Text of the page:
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Agronomy Journal Abstract -

Nodulation, N2 Fixation, and Seed Yield of Navy Beans as Influenced by Inoculant Rate and Inoculant Carrier1

 

This article in AJ

  1. Vol. 75 No. 1, p. 20-24
     
    Received: Jan 8, 1982


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doi:10.2134/agronj1983.00021962007500010006x
  1. S. D. Sparrow Jr. and
  2. G. E. Ham2

Abstract

Abstract

Peat is the most commonly used carrier of Rhizobium sp. (rhizobia) in inoculants. The lack of suitable local peat in many areas of the world leads to interest in other materials as carriers of rhizobia. The purposes of these studies were 1) to compare potential carriers of Rhizobium phaseoli for their ability, under field conditions, to supply viable rhizobia to promote nodulation, N2 fixation, and increased seed yield of navy beans (Phaseolus vulgaris L.), and 2) to determine the optimum rate of inoculation with Rhizobium phaseoli to promote nodulation, N2 fixation, and increased seed yield of navy beans in two soils in Minnesota, a loamy sand (sandy, mixed, Udorthentic Haploborall) and a silt loam (fine-silty over sandy, mixed, mesic Typic Hapludoll).

In 1978, five inoculation rates (ranging from 1 to 108 cells/ cm of row) of liquid suspensions of R. phaseoli inoculants were applied at planting. In 1979, R. phaseoli in six inoculant carriers, peat, charcoal, vermiculite, corn (Zea mays L.) cobs, peanut (Arachis hypogaea L.) hulls, and liquid medium, was used to inoculate navy beans at rates of 2.5 ✕ 104 and 5 ✕ 106 cells/cm of row. Nodule numbers and weight, acetylene reduction rates, seed yield, and seed N percentage were determined.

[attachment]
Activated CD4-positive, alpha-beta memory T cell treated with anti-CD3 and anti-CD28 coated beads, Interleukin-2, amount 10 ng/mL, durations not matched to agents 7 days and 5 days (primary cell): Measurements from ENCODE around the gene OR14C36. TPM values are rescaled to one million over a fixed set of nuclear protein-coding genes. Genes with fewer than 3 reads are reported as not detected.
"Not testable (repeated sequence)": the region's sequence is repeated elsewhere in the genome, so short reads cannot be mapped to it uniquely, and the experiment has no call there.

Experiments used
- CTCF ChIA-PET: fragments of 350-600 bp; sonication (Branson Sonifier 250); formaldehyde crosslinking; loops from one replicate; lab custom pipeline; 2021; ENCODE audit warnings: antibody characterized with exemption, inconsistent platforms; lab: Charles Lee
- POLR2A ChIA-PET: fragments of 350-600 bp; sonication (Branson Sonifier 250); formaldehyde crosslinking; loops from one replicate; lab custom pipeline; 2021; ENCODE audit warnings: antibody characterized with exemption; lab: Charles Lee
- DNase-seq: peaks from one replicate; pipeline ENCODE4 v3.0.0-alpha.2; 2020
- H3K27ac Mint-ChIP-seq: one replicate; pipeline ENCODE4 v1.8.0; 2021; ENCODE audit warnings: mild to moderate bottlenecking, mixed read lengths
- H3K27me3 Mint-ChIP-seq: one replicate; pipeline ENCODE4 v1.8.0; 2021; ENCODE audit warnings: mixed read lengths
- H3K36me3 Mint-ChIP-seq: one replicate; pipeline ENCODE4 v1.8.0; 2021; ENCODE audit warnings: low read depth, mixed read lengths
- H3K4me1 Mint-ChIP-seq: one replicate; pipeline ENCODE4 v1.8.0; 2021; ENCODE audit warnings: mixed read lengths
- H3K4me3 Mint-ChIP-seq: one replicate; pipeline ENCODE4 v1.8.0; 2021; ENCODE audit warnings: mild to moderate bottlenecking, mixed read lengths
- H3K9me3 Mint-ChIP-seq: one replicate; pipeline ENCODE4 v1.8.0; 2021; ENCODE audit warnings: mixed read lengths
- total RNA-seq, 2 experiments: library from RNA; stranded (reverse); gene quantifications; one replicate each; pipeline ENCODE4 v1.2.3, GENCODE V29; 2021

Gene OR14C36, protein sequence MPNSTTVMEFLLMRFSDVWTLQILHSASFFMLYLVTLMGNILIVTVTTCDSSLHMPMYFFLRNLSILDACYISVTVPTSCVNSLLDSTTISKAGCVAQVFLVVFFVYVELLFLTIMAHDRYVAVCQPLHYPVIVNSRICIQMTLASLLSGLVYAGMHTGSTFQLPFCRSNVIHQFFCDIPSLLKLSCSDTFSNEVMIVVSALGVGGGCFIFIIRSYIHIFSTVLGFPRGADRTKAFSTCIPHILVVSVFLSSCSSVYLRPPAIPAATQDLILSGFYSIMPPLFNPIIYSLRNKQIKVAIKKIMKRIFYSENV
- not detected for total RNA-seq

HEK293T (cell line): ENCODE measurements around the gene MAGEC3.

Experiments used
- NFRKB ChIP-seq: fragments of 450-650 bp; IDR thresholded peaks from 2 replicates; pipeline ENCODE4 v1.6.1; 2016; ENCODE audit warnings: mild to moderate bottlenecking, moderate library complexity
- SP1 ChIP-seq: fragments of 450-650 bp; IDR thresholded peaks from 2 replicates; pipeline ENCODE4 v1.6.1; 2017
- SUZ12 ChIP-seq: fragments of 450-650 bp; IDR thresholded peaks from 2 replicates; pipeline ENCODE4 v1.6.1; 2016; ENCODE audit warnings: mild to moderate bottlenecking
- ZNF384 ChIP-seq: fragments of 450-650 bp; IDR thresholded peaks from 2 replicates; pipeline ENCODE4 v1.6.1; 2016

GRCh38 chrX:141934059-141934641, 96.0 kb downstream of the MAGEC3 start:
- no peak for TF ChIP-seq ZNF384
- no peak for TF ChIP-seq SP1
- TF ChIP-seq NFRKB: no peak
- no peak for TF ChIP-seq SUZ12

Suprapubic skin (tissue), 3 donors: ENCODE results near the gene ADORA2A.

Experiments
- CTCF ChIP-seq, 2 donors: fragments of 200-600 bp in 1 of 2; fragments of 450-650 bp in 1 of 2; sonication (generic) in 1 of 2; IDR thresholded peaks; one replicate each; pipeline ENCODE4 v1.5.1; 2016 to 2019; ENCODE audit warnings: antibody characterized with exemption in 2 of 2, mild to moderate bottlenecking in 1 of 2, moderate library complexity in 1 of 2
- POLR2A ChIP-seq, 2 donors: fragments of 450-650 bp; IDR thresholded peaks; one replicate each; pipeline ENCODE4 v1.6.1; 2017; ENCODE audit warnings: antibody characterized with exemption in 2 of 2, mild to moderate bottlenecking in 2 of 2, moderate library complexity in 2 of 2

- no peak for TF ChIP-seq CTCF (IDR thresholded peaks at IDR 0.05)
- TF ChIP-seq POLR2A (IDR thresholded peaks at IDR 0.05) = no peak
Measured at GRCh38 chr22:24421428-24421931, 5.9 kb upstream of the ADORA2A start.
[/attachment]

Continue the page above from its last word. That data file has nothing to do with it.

In 1978, in most parameters measured, inoculation rates of 105—106 cells/ cm were required for a statistically significant increase over the lowest inoculation rate. In 1979 there was no effect of inoculation on a soil with a relatively high population of soil R. phaseoli (104 cells/g soil) and relatively high mineral N content (30 ppm). On a soil with an indigenous population of Ã10 cells/g soil and mineral N content of 8 ppm, peat and charcoal inoculants resulted in the highest seed yield, nodule numbers and weight, and acetylene reduction rates. Peanut hulls and corn cobs gave the poorest responses. These results indicate that peat, charcoal, and vermiculite can be successfully used as carriers of R. phaseoli but peanut hulls and corn cobs are unsatisfactory.

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